Lawmakers on Thursday asked vaccine czar Carlito Galvez Jr. why there were delays in the signing of tripartite agreements for the purchase of COVID-19 vaccines by local governments and the private sector.
At a hearing conducted by the House committee on economic affairs, Deputy Speaker and Cagayan de Oro Rep. Rufus expressed dismay over Galvez’s failure to act on the requests of local governments and private companies, despite the need for a steady supply of vaccines.
“I am really concerned, there are pending [agreements] with you and you have not signed [them]. The cities, the provinces.. [are] receiving no answer from your office,” Rodriguez said.
The multi-party agreements should be signed to help local government units (LGUs) and private companies get good pricing and a steady supply of COVID-19 vaccines, he added.
But Galvez said the absence of a direct contract prevents him from signing an agreement. And even if he signed the deals, he said, there is no guarantee that there will be a steady supply of vaccines.
“One, you cannot sign an MPA without a direct contract. That is due diligence. I cannot sign any document without a direct contract. Second, even if we have signed our contract, no supply will come and help our governors to vaccinate because the supply will come in 2022,” Galvez said.
Meanwhile, the World Health Organization (WHO) urged rich countries to impose a moratorium on third vaccine shots until the end of the year to guarantee enough vaccines for developing and poor countries.
WHO chief Tedros Adhanom Ghebreyesus noted that some wealthy nations are moving ahead with booster shots to protect their populations due to the recent surges in coronavirus cases with the emergence of the highly-contagious Delta and other variants.
He said booster shots are intended to strengthen vaccine efficacy, but the WHO would not propose them under the present circumstances because of the lack of sufficient data on efficacy and potential side effects of the coronavirus vaccines.
A temporary halt to booster shots, Tedros said, would also allow every country to vaccinate at least 40 percent of its population.
“A month ago, I called for a global moratorium on booster doses at least until the end of September, to prioritize vaccinating the most at-risk people around the world who are yet to receive their first dose,” Tedros said.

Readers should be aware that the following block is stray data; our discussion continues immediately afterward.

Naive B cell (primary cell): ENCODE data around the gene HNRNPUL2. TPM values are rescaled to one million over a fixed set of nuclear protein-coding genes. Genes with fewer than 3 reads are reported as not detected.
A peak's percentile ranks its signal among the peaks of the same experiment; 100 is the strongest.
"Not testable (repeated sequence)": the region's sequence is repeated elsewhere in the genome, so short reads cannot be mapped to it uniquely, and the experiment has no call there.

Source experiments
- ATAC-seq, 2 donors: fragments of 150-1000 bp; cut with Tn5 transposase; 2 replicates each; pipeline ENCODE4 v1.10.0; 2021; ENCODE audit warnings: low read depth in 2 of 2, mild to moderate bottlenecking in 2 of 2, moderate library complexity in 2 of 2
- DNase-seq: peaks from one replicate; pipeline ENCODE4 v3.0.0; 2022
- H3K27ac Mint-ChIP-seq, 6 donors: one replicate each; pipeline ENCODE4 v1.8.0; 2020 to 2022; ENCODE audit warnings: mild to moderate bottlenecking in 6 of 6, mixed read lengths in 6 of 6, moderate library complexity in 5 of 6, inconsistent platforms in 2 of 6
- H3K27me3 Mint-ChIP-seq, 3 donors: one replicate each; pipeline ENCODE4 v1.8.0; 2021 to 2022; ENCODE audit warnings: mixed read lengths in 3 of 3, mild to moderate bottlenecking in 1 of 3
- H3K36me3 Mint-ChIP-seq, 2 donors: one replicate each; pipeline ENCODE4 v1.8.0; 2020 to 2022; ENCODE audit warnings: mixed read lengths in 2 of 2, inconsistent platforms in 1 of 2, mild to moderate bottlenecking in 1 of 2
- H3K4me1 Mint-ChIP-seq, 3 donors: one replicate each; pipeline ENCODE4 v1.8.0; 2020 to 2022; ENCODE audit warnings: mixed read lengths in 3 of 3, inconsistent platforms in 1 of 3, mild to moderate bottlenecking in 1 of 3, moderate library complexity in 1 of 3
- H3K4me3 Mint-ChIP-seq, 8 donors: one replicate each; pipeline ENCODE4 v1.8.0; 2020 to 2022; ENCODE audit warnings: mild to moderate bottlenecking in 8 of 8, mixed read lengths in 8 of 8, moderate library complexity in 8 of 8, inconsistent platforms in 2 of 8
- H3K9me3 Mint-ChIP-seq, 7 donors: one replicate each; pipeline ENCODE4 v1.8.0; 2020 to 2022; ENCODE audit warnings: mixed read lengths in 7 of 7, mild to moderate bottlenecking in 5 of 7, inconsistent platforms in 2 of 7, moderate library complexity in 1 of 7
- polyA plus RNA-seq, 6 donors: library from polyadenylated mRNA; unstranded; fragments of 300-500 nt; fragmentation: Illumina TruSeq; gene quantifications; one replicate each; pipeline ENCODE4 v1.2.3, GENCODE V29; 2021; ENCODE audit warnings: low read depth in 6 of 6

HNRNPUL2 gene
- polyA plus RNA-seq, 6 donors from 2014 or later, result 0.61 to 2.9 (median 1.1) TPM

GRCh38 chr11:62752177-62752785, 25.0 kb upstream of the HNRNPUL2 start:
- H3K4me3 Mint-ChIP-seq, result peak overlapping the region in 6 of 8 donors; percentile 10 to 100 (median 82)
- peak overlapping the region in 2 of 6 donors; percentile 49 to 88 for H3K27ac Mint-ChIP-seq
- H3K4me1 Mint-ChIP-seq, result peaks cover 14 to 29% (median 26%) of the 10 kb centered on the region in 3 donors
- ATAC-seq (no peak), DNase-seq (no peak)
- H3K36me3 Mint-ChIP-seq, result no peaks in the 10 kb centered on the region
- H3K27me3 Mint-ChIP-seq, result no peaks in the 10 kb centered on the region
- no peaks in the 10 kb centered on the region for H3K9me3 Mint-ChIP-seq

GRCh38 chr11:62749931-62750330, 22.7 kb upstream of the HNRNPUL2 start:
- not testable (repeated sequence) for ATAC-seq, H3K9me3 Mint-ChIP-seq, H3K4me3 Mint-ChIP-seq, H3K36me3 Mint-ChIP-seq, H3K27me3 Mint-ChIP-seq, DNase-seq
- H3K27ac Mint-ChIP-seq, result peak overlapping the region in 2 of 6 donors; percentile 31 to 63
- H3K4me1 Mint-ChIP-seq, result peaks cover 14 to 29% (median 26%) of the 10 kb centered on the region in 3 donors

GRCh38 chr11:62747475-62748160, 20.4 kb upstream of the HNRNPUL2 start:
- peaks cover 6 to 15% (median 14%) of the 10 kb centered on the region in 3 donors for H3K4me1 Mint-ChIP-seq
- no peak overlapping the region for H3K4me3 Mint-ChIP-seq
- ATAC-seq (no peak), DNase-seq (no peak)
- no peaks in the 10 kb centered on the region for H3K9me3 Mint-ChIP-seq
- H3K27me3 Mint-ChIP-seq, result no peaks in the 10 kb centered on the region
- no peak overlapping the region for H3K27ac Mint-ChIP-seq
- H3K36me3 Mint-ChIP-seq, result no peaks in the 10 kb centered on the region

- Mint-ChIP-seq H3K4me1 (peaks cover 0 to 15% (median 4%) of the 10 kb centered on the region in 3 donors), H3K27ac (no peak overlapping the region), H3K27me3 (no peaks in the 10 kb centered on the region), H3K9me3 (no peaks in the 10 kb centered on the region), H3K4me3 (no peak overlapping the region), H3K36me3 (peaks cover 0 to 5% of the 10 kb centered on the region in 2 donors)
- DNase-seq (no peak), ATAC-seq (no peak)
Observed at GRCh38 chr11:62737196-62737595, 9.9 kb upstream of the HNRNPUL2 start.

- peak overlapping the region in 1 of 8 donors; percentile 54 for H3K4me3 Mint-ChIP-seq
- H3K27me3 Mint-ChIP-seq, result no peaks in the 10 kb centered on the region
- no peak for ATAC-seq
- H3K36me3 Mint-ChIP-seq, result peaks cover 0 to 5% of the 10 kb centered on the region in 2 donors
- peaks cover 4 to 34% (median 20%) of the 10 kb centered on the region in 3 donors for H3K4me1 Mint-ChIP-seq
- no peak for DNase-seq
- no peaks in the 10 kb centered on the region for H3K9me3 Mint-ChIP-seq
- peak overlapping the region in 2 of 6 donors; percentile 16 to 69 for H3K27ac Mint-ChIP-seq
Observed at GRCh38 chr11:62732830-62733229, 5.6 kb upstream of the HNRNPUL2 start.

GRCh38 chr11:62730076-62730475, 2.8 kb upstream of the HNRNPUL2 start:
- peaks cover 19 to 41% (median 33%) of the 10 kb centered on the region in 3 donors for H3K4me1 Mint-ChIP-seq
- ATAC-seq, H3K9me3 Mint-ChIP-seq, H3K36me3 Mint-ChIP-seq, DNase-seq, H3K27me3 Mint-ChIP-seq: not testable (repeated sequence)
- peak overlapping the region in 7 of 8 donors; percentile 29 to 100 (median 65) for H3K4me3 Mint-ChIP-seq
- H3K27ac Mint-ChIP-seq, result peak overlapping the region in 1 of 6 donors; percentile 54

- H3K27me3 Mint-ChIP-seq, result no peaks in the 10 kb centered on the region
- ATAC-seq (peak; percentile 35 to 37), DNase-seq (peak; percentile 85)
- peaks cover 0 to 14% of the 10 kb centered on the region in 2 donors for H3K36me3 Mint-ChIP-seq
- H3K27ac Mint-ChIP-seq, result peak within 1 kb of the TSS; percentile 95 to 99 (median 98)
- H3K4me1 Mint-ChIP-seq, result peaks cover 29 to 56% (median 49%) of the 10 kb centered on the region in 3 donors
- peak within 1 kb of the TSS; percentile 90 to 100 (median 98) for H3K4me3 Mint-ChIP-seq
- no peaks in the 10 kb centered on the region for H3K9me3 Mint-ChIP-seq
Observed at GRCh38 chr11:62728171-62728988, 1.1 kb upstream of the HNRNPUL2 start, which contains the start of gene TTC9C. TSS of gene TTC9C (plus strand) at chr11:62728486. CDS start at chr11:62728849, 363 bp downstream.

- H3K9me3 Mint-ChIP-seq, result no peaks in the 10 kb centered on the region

Since the situation has changed little, Tedros asked the moratorium be extended at least until the end of the year.
Although 5.5 billion doses of COVID-19 vaccine have been administered
globally, Tedros said 80 percent of these have gone to high- and upper-middle income countries.
At the same time, Tedros asked advanced countries to fulfill their dose-sharing pledges to developing countries by the end of September.
Hd said high-income countries had promised to donate more than one billion vaccine doses to poorer countries, he said -- “but less than15 percent of those doses have materialized.”
“We don’t want any more promises. We just want the vaccines,” he said.
“I will not stay silent when the companies and countries that control the global supply of vaccines think the world’s poor should be satisfied with leftovers,” he said.
He also sought wealthy countries and vaccine makers to prioritize getting the first jabs to health workers and vulnerable populations in poorer nations over boosters.
“We do not want to see widespread use of boosters for healthy people who are fully vaccinated,” he said.
In other developments:
* The National Economic and Development Authority (NEDA) said 15.2 million Filipinos have been fully vaccinated against COVID-19 as of Sept. 7. Speaking during a budget briefing, NEDA Secretary Karl Kendrick Chua told the Senate that since the vaccine rollout last March, 36.2 million COVID-19 vaccine doses have been administered. He said 20.9 people got their first dose while 15.3 million got their second dose. To date, he said 52.8 million doses of COVID-19 vaccines have been delivered to the Philippines. He said this included the vaccines procured by the Philippine government and donations through the COVAX facility of the WHO.
* The Food and Drug Administration (FDA) said Thursday it was still too early to say anything conclusive regarding the “waning effectiveness” of Sinovac COVID-19 vaccines. Domingo underscored the need to gather more data to determine whether there is a reduction in effectiveness after several months. Sinovac shots were first introduced in the country in March. But he said the current data showed there were only 180 breakthrough cases among the 6.87 million Filipinos who were fully vaccinated with Sinovac, the most widely used vaccine in the country. Of the 180 cases, four died.
* More vaccine shipments from the United Kingdom and China are scheduled to arrive at the Ninoy Aquino International Airport today (Friday), airport officials said on Thursday. A shipment of more than half a million doses of AstraZeneca vaccines is set to land at the NAIA Terminal 1 around 9:30 a.m. aboard China Airlines flight 701 via Taipei. On the other hand, flag carrier Philippine Airlines was commissioned to transport 1.5 million doses of Sinovac vaccines from Beijing and are scheduled to arrive in the afternoon.
* The Department of Health (DOH) and FDA said that as of Aug. 29, only 0.0017 percent of the 13.8 million fully vaccinated people got COVID-19. This came to 242 out of 13.8 million people, or 0.0017 percent, the agencies said. Moreover, out of the 33.3 million jabs, only 0.18 percent had suspected adverse reactions.